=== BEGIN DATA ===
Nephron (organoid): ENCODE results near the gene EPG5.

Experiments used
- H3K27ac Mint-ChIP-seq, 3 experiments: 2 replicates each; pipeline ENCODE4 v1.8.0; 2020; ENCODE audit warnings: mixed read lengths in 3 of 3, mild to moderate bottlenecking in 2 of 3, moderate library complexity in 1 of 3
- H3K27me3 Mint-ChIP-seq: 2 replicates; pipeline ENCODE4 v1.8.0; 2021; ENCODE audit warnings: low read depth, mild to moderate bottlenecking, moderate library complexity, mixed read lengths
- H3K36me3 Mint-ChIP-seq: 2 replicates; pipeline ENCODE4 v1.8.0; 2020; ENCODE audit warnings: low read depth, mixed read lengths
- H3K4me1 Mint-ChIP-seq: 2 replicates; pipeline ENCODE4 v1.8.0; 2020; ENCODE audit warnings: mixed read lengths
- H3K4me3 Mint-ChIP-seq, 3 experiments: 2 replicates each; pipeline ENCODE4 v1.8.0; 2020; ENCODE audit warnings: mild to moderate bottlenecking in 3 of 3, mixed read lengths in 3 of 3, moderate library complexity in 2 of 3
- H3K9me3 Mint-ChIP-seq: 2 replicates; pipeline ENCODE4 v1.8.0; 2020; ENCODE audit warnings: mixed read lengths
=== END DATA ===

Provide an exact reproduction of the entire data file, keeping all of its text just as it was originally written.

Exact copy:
Nephron (organoid): ENCODE results near the gene EPG5.

Experiments used
- H3K27ac Mint-ChIP-seq, 3 experiments: 2 replicates each; pipeline ENCODE4 v1.8.0; 2020; ENCODE audit warnings: mixed read lengths in 3 of 3, mild to moderate bottlenecking in 2 of 3, moderate library complexity in 1 of 3
- H3K27me3 Mint-ChIP-seq: 2 replicates; pipeline ENCODE4 v1.8.0; 2021; ENCODE audit warnings: low read depth, mild to moderate bottlenecking, moderate library complexity, mixed read lengths
- H3K36me3 Mint-ChIP-seq: 2 replicates; pipeline ENCODE4 v1.8.0; 2020; ENCODE audit warnings: low read depth, mixed read lengths
- H3K4me1 Mint-ChIP-seq: 2 replicates; pipeline ENCODE4 v1.8.0; 2020; ENCODE audit warnings: mixed read lengths
- H3K4me3 Mint-ChIP-seq, 3 experiments: 2 replicates each; pipeline ENCODE4 v1.8.0; 2020; ENCODE audit warnings: mild to moderate bottlenecking in 3 of 3, mixed read lengths in 3 of 3, moderate library complexity in 2 of 3
- H3K9me3 Mint-ChIP-seq: 2 replicates; pipeline ENCODE4 v1.8.0; 2020; ENCODE audit warnings: mixed read lengths